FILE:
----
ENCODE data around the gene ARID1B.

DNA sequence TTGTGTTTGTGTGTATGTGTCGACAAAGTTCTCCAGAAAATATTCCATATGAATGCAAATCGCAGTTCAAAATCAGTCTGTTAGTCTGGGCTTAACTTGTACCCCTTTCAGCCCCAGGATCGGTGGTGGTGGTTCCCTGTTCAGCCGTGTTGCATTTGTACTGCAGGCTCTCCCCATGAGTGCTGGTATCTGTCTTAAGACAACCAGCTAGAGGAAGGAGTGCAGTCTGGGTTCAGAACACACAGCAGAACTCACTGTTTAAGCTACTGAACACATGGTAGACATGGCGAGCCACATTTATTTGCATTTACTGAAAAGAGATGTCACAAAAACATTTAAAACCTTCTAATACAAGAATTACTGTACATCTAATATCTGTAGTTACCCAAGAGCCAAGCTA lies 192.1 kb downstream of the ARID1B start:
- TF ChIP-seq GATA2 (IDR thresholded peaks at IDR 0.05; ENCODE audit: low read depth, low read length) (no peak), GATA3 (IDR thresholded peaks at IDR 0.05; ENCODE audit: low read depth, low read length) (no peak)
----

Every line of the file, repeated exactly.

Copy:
ENCODE data around the gene ARID1B.

DNA sequence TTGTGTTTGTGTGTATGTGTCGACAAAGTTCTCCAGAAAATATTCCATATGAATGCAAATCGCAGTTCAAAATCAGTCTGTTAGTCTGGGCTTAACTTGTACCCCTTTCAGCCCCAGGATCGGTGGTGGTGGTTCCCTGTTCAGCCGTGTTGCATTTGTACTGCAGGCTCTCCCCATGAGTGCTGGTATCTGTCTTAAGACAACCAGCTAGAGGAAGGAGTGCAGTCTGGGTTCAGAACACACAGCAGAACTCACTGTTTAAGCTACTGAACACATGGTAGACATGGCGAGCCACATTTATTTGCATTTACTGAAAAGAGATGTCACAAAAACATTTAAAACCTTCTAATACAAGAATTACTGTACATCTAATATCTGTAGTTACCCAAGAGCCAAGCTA lies 192.1 kb downstream of the ARID1B start:
- TF ChIP-seq GATA2 (IDR thresholded peaks at IDR 0.05; ENCODE audit: low read depth, low read length) (no peak), GATA3 (IDR thresholded peaks at IDR 0.05; ENCODE audit: low read depth, low read length) (no peak)